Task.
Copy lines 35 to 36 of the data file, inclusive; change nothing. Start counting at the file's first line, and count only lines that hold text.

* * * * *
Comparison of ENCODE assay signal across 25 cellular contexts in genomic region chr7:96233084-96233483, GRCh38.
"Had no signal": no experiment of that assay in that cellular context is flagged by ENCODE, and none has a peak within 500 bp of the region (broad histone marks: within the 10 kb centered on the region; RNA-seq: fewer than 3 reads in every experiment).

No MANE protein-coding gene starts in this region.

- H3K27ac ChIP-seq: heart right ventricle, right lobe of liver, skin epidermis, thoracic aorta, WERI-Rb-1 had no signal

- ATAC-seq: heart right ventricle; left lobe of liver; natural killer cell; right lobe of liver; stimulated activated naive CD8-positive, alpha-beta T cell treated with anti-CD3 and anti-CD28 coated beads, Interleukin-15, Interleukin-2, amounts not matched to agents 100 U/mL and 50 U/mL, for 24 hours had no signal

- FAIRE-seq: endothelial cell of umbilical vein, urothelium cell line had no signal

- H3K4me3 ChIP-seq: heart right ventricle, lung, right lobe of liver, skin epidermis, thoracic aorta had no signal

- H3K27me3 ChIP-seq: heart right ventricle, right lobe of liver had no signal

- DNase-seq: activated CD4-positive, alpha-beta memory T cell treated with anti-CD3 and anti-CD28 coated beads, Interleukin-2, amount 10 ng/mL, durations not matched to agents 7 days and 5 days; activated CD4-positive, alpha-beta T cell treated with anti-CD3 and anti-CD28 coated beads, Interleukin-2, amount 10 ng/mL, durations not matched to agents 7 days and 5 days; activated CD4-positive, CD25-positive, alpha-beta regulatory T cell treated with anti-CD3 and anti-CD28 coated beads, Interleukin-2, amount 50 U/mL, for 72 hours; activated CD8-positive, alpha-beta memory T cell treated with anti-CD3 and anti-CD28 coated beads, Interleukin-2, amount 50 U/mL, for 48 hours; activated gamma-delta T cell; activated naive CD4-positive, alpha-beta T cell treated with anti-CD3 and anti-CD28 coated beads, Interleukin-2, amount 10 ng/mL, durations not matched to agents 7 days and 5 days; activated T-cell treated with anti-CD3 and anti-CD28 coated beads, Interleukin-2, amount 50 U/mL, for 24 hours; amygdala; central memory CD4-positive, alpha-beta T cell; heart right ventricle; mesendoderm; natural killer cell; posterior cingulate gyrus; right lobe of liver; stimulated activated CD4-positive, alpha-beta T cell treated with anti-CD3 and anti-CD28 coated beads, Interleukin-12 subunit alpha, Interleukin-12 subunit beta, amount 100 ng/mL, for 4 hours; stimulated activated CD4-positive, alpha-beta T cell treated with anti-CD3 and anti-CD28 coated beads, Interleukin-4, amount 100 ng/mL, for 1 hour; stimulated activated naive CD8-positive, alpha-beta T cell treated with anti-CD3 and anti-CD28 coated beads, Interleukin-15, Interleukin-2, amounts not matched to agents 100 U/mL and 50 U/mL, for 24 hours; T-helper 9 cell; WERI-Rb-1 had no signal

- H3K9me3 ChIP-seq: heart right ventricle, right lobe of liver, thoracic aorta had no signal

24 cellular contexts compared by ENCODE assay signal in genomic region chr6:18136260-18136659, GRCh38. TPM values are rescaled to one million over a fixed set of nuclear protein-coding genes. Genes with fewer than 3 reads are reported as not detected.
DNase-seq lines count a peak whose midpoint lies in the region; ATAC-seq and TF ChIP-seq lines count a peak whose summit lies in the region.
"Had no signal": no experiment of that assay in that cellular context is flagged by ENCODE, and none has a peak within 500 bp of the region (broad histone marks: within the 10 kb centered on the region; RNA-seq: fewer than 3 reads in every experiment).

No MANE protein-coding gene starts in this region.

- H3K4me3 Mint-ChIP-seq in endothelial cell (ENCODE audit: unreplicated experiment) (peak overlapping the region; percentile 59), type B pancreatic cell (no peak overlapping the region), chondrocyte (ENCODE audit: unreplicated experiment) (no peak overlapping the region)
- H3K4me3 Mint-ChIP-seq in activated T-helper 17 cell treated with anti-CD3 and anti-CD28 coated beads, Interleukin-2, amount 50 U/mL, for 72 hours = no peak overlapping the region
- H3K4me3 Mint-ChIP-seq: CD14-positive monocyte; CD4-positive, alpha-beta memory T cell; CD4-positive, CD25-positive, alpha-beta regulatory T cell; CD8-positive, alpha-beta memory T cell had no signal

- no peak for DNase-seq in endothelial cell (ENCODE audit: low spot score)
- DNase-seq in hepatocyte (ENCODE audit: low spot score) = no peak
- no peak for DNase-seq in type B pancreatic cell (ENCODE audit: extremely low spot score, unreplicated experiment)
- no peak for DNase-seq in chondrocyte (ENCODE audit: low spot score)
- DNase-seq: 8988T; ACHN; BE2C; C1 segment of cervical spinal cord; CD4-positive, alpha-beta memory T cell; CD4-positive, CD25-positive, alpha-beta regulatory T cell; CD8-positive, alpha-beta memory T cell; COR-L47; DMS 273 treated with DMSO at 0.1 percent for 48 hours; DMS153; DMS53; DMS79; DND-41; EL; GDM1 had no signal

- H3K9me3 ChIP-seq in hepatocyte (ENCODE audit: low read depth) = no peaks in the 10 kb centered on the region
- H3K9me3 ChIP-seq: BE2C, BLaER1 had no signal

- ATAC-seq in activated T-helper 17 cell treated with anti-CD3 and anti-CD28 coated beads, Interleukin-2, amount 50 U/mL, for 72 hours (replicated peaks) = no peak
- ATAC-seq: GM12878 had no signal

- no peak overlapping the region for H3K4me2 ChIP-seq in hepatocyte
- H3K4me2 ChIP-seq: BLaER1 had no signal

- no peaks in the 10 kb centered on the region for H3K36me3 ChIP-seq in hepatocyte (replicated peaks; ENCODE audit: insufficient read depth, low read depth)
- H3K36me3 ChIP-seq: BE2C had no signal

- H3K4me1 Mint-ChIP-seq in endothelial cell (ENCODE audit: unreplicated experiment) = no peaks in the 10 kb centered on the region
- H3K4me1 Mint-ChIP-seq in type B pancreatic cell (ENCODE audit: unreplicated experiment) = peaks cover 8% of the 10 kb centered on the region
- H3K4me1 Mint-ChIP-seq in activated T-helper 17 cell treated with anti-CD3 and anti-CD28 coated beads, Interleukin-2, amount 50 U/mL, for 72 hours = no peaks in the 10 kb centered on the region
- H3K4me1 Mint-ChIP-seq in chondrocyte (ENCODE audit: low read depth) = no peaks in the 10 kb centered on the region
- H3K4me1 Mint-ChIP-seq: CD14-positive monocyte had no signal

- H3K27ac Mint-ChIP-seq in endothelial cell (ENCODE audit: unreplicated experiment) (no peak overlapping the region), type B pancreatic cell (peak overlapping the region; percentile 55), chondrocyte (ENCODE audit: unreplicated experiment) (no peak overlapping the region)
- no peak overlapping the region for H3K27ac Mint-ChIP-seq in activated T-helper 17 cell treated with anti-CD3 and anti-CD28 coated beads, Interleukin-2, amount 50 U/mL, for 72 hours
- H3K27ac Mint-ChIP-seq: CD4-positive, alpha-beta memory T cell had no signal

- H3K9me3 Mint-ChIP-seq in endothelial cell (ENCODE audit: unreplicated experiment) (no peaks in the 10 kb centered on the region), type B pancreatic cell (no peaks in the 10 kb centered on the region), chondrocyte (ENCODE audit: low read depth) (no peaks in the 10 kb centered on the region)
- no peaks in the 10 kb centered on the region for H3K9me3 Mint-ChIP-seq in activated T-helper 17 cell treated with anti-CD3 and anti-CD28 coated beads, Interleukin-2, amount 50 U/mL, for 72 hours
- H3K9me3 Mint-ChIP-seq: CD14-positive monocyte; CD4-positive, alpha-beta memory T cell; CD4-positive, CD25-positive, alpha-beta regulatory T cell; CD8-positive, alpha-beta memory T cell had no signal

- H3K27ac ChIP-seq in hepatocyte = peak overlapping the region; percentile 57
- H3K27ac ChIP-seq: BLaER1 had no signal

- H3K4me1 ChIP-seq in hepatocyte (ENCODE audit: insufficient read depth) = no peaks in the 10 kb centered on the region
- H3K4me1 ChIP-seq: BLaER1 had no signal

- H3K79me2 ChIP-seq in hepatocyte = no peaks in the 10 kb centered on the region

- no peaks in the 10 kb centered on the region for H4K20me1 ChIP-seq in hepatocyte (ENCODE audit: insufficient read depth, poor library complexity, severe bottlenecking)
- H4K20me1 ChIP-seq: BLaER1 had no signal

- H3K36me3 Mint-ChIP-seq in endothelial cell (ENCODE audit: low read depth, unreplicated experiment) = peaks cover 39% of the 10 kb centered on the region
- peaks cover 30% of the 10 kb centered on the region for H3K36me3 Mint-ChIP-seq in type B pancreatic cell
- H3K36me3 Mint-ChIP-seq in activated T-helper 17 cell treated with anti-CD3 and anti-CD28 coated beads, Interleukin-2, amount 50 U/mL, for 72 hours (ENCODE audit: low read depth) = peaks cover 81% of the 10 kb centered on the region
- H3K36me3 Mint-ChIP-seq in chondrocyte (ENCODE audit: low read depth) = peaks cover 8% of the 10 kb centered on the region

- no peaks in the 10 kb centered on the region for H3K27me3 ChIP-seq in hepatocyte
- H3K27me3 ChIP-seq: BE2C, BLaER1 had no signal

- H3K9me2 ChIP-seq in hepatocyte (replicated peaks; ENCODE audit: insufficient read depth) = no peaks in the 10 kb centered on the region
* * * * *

- H3K4me1 Mint-ChIP-seq: CD14-positive monocyte had no signal

- H3K27ac Mint-ChIP-seq in endothelial cell (ENCODE audit: unreplicated experiment) (no peak overlapping the region), type B pancreatic cell (peak overlapping the region; percentile 55), chondrocyte (ENCODE audit: unreplicated experiment) (no peak overlapping the region)